so i tried tightening the screws on the platen and adding more paper under the tympan to no avail. i finally even pushed the offending letters out obscenely raised above the other letters, and it had no effect. how can that be?
February 4, 2007
by gl. at 11:59 pm
tonight i wanted to see if i could create a "speed letterpress" card in under an hour. i wanted to make a birthday card for a friend before we met her for dinner. this was an incredibly silly idea, considering i have yet to pull a good print from the press. but i thought it would be a noble attempt, and if it worked it would be a grand gift!
it didn't work, of course. it almost worked, but i couldn't get a good imprint: many of the letters on the right weren't printing well, and i didn't really have much time to adjust it before i had to go. the composition was easy & fun, but as usual, the arranging & locking of the form took most of the time. in this case, because it was an irregular block, it was exceptionally difficult to fit the furniture & reglets around the letters so that they would remain flush and firm in the chase. also, i was using one decorative cut that was slightly smaller than the letters.
oh, well. i'm still glad i tried instead of waiting for the next perfect 4-hour block of time, which looks like it won't happen till thursday. the good news is that even though i had to leave the press for about 8 hours with ink still on the plate & rollers, when i returned i was still able to wash it off w/o much fuss, even without citrisolve. it looks like simple green & a microfiber towel will do the trick!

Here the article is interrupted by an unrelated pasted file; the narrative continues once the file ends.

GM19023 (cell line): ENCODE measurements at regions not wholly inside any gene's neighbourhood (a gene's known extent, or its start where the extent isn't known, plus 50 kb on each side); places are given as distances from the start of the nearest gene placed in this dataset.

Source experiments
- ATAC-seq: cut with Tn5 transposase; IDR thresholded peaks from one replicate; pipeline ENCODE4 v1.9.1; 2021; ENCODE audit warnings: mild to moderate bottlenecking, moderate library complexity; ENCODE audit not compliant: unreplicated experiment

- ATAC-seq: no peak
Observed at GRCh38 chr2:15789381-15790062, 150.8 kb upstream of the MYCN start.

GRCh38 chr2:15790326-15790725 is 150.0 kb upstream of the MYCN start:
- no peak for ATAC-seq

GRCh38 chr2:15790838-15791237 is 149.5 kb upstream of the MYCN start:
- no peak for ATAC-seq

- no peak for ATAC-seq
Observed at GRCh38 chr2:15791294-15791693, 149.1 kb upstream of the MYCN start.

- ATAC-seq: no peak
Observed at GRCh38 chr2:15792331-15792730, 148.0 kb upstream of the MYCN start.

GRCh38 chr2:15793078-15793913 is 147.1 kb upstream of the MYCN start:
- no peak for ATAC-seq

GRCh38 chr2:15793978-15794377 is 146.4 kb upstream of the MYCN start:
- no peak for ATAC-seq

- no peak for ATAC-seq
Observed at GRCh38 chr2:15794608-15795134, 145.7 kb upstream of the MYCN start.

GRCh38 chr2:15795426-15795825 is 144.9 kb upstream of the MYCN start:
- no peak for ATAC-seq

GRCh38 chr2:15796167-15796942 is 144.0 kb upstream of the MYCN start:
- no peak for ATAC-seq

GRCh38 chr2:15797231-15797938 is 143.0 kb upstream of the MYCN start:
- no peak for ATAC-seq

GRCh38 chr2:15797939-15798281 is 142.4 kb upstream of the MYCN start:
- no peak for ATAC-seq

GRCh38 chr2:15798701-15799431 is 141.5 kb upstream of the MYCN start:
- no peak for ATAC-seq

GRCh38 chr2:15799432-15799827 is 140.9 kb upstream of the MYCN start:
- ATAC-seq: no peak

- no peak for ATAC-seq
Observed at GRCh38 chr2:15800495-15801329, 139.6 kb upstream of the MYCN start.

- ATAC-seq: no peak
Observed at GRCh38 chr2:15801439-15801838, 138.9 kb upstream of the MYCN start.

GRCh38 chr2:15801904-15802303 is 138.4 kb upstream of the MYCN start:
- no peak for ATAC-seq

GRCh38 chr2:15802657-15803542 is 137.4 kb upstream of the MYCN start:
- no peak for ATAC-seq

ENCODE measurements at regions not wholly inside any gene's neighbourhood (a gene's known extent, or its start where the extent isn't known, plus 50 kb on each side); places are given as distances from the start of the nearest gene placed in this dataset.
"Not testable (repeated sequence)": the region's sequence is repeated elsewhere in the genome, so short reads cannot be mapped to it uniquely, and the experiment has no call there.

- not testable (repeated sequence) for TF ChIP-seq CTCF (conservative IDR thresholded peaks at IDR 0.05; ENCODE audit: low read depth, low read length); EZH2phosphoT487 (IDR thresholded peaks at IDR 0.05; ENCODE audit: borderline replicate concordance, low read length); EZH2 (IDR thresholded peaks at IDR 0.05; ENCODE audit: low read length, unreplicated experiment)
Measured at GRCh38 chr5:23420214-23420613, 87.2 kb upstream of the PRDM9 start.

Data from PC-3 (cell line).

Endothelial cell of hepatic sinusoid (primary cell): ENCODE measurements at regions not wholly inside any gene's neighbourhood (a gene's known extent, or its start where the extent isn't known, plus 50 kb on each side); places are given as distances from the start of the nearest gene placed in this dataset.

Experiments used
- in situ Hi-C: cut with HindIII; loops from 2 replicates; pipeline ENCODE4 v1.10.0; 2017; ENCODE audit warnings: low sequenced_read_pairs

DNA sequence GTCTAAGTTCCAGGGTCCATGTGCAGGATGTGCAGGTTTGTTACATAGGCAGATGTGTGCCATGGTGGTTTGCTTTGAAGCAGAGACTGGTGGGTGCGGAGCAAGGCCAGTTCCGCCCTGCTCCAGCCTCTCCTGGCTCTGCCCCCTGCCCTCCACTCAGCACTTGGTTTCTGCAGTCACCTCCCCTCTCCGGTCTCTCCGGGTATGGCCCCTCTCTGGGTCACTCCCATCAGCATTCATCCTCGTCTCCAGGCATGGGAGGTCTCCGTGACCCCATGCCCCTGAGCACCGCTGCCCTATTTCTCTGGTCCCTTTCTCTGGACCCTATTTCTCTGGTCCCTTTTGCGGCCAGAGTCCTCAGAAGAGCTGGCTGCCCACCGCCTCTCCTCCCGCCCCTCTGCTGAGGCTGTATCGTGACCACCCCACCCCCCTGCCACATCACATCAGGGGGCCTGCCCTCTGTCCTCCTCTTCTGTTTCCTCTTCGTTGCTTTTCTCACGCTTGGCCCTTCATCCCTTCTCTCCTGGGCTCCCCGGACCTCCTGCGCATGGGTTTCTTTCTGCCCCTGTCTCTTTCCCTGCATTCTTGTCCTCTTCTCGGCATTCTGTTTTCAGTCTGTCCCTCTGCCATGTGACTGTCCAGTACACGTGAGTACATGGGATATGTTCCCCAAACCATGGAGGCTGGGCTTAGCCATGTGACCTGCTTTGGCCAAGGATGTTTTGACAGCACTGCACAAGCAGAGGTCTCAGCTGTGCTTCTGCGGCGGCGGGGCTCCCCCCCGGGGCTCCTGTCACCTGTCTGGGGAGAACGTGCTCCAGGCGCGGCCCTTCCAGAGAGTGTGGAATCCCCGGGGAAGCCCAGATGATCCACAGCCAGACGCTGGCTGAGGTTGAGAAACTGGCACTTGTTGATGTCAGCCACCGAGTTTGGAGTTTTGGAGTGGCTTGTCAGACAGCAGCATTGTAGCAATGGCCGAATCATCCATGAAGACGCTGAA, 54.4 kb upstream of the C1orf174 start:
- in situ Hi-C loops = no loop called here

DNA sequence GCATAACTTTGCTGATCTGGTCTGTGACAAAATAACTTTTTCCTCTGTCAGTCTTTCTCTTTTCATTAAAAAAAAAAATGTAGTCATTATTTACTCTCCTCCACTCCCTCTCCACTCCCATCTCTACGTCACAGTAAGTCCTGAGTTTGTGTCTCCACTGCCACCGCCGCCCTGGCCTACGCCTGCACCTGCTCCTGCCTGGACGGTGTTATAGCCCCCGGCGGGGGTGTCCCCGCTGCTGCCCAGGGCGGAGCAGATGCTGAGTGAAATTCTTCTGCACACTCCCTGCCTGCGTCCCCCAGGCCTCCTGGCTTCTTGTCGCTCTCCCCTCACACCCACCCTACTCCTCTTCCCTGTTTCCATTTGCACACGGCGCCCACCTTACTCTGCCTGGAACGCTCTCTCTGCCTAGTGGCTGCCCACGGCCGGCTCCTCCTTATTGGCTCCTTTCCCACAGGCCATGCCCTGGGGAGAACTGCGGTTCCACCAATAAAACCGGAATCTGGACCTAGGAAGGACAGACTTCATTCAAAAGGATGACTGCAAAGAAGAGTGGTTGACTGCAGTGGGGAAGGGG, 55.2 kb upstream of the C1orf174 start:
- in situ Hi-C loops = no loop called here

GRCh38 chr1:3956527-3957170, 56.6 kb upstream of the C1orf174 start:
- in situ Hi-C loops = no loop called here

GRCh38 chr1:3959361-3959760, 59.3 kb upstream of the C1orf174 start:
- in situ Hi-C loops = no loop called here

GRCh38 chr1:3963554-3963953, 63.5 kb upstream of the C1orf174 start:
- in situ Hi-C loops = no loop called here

(by the way, bad news: i only have 3 s's in this style, which means i can't actually spell "scarlet star studios"! but i have 9 r's for some inexplicable reason.)
February 1, 2007
by gl. at 11:59 pm
first letterpress prints! alas, it was not as complete of a success as i would have hoped.
first i had to sort throught the typecase of the type i chose to resort everything into its appropriate cubby and discover what letters are missing. it looks like the largest quad i have is an em quad. not many coppers/brasses, either.
composition is easy and fun. the part i was dreading is, in fact, the part i like least: arranging and locking the form. the furniture is like playing evil tetris and it takes me two or three times as long to it as it would probably take anyone else. once i sorted it into similar sizes that helped a bit: i need a beter way of storing/sorting the furniture & reglets other than a jumbled box.
so finally, my first print: